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'I care about Blizzard but the Hong Kong situation is dire': the gaming convention rocked by protest

The Guardian

Eric did not imagine this would be how he would spend his first BlizzCon. The 26-year-old World of Warcraft (WoW) player from Glendale, California, was at the annual fan event in Anaheim held by Blizzard, the games company behind global hits such as Warcraft, Overwatch and more. Each year, more than 35,000 people pack into the city's vast convention centre to play games, attend talks and share in their fandom. But at this year's event, held last weekend, there was a different feel. Instead of WoW cosplay, Eric was sporting a mask as worn by Hong Kong protesters to shield their faces from tear gas and facial recognition.


Overwatch 2 – the long-awaited sequel inspired by the Avengers

The Guardian

Team-based multiplayer shooter Overwatch is getting a sequel: and interestingly for fans, it'll bring story missions into the game for the first time. According to Blizzard, it will also "redefine what a sequel means". Which is quite a claim for an online shooter. Unveiled with a crowd-pleasing cinematic trailer at annual fan convention BlizzCon last week, Overwatch 2 will introduce PvE missions in an all-new story mode, as well as a new core competitive mode, Push, a six-versus-six PvP team battle, which sees teams compete to have a robot push the map's objective to their opponent. Before now, the original 2016 first person shooter focused on PvP gameplay, with spin-off comic books and animated shorts filling in backstories for the popular crew of ragtag leads.


DeepMind claims landmark moment for AI in esports

#artificialintelligence

DeepMind says it has created the first artificial intelligence to reach the top league of one of the most popular esport video games. It says Starcraft 2 had posed a tougher AI challenge than chess and other board games, in part because opponents' pieces were often hidden from view. Publication in the peer-reviewed journal Nature allows the London-based lab to claim a new milestone. But some pro-gamers have mixed feelings about it claiming Grandmaster status. DeepMind - which is owned by Google's parent company Alphabet - said the development of AlphaStar would help it develop other AI tools which should ultimately benefit humanity.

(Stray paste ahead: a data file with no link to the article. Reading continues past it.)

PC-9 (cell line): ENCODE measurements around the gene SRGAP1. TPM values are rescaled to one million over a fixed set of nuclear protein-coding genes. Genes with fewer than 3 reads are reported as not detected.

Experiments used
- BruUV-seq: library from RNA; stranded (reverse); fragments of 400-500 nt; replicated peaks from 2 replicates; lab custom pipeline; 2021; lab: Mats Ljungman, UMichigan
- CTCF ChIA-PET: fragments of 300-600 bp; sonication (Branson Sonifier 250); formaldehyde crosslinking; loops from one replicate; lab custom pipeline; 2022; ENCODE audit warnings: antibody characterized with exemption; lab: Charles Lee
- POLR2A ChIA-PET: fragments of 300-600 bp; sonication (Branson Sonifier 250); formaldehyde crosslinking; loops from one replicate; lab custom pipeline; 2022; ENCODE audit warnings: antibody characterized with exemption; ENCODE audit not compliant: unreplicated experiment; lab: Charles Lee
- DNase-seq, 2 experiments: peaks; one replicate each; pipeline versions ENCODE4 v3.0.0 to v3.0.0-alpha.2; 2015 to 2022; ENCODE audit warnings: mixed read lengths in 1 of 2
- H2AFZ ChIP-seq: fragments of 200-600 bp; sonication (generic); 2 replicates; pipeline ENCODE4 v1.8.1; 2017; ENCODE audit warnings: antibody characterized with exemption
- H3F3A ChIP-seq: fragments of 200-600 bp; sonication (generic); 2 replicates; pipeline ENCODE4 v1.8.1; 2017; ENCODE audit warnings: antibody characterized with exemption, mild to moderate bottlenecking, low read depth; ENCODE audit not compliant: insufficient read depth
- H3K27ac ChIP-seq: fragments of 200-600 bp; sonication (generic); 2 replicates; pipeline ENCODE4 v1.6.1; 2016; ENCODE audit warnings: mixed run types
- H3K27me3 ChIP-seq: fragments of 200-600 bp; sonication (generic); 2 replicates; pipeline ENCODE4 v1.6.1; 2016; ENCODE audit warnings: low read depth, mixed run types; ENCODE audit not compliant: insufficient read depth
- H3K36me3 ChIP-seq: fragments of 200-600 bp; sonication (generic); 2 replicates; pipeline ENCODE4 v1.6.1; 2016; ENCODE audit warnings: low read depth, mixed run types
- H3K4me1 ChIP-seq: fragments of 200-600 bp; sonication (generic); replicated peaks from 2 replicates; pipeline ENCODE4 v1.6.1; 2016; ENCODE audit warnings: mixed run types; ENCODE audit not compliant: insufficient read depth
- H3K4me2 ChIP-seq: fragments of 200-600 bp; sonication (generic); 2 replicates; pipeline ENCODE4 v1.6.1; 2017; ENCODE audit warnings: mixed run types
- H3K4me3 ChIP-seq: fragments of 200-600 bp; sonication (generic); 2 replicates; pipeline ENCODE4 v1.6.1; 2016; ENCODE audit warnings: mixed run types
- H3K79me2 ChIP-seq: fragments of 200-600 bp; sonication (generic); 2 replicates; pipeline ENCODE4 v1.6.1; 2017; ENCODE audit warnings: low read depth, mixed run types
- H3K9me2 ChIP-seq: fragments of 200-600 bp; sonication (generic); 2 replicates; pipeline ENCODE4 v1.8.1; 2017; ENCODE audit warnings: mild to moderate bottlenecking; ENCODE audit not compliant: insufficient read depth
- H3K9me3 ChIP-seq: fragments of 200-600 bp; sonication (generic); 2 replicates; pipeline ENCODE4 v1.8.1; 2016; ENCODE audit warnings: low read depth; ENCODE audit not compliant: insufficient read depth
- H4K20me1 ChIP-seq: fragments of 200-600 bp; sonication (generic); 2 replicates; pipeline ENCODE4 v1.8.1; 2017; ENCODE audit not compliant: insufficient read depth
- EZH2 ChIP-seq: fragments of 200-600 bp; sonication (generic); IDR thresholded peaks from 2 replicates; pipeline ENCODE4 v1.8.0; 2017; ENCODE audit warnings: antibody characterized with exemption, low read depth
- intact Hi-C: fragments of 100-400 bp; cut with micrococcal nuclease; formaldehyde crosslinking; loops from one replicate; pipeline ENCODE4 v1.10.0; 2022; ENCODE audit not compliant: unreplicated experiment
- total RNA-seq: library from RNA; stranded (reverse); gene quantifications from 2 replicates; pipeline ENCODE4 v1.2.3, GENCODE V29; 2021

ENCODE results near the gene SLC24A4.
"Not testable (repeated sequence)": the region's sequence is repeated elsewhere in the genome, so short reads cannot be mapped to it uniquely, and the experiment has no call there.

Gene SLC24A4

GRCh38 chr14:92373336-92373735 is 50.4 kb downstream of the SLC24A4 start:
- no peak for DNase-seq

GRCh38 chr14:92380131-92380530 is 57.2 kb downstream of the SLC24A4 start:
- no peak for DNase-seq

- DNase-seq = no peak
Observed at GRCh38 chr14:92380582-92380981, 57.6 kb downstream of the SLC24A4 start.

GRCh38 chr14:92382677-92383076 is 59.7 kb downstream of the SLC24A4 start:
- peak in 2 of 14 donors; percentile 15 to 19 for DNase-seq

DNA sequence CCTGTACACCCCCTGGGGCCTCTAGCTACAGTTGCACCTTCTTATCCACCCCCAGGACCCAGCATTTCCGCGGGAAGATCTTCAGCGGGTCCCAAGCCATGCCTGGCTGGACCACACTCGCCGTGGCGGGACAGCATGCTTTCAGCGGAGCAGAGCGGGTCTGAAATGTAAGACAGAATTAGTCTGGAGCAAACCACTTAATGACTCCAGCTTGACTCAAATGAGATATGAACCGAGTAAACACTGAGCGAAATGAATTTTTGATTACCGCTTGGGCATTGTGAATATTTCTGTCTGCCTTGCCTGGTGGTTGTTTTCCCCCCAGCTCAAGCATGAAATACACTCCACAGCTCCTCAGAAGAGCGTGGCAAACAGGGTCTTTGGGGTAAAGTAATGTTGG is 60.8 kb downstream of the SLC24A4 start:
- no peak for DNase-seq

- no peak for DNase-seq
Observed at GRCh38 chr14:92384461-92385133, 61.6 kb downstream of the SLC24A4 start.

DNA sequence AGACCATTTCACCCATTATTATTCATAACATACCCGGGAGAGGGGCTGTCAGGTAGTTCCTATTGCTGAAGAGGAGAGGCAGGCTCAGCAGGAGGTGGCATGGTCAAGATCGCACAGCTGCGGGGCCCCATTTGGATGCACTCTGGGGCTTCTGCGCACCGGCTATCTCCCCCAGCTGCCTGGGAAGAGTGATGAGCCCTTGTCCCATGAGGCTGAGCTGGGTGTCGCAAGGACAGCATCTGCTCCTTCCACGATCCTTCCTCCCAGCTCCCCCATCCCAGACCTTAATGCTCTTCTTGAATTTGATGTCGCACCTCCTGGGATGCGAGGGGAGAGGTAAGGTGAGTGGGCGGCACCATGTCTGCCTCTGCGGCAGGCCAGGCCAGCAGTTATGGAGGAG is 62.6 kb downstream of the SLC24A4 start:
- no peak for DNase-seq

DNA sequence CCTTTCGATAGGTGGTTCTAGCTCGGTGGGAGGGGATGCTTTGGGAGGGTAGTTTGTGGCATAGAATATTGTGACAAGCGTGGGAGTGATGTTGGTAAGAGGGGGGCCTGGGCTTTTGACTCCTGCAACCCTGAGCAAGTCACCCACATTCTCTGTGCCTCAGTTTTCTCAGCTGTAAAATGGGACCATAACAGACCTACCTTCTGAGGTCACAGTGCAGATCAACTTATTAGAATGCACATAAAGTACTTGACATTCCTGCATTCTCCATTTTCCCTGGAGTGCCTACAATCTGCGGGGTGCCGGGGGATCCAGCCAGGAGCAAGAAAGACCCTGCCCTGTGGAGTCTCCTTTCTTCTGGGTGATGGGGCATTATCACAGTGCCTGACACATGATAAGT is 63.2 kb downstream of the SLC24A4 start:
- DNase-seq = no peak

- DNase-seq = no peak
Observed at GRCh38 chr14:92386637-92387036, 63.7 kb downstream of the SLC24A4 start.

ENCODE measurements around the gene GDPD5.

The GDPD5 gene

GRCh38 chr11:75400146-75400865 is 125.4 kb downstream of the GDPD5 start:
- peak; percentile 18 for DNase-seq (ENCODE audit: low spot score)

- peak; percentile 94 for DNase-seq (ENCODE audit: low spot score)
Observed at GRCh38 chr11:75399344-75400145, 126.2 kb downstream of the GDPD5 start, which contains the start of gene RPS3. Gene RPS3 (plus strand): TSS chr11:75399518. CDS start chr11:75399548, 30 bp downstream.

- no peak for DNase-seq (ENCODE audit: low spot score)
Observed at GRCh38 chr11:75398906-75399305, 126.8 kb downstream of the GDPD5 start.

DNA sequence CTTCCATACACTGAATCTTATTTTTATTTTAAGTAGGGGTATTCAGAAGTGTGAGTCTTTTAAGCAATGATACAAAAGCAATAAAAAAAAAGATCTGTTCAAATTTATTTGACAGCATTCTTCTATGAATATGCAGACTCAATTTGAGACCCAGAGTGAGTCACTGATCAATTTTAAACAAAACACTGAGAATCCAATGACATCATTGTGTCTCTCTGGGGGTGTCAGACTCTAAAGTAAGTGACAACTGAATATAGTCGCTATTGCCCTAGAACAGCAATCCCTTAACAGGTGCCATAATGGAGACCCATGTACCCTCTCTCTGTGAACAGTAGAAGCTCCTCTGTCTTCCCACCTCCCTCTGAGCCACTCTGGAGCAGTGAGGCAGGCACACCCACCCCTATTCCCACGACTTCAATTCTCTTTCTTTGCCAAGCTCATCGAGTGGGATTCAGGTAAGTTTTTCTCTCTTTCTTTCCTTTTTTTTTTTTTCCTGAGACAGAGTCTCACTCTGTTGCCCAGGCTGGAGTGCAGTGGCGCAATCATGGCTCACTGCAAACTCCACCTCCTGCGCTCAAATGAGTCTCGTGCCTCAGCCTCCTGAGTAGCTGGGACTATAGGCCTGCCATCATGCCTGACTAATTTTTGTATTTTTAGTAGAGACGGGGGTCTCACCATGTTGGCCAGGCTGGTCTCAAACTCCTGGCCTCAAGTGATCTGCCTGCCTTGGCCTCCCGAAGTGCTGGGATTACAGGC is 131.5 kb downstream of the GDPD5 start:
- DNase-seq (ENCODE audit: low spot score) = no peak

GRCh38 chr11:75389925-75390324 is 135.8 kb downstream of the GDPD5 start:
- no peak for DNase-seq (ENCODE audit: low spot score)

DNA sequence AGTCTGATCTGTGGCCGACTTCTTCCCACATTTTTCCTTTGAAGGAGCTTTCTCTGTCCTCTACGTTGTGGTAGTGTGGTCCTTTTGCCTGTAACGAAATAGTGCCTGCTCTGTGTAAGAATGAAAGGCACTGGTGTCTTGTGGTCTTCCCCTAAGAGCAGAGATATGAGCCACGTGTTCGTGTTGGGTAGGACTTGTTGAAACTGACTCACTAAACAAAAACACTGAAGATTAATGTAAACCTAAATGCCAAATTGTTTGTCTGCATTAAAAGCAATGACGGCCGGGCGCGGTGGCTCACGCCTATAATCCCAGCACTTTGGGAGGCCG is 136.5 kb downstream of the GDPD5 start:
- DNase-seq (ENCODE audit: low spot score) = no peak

DeepMind claims landmark moment for AI in esports

#artificialintelligence

DeepMind says it has created the first artificial intelligence to reach the top league of one of the most popular esport video games. It says Starcraft 2 had posed a tougher AI challenge than chess and other board games, in part because opponents' pieces were often hidden from view. Publication in the peer-reviewed journal Nature allows the London-based lab to claim a new milestone. But some pro-gamers have mixed feelings about it claiming Grandmaster status. DeepMind - which is owned by Google's parent company Alphabet - said the development of AlphaStar would help it develop other AI tools which should ultimately benefit humanity.


What to Know About Blizzard, Hong Kong and the Controversy Over Politics in Esports

TIME - Tech

Though video game culture is seldom a quiet, peaceful place, the uproar over Blizzard Entertainment punishing a popular gamer for showing support for Hong Kong protesters has shaken the whole industry. Ng Wai Chung, a Hearthstone player from Hong Kong who goes by the name "Blitzchung," championed the pro-democracy protests in his hometown that have raged for the past five months during his appearance on a post-game stream. And Blizzard, the developer and publisher of Hearthstone, quickly responded with blanket punishments for everyone involved. It's the latest example of an American company caught between business interests in China and western-world freedom of speech. Outrage over Blizzard's reaction swiftly came from players, industry titans and politicians.


Hong Kong Is the Latest Tripwire for Tech Firms in China

#artificialintelligence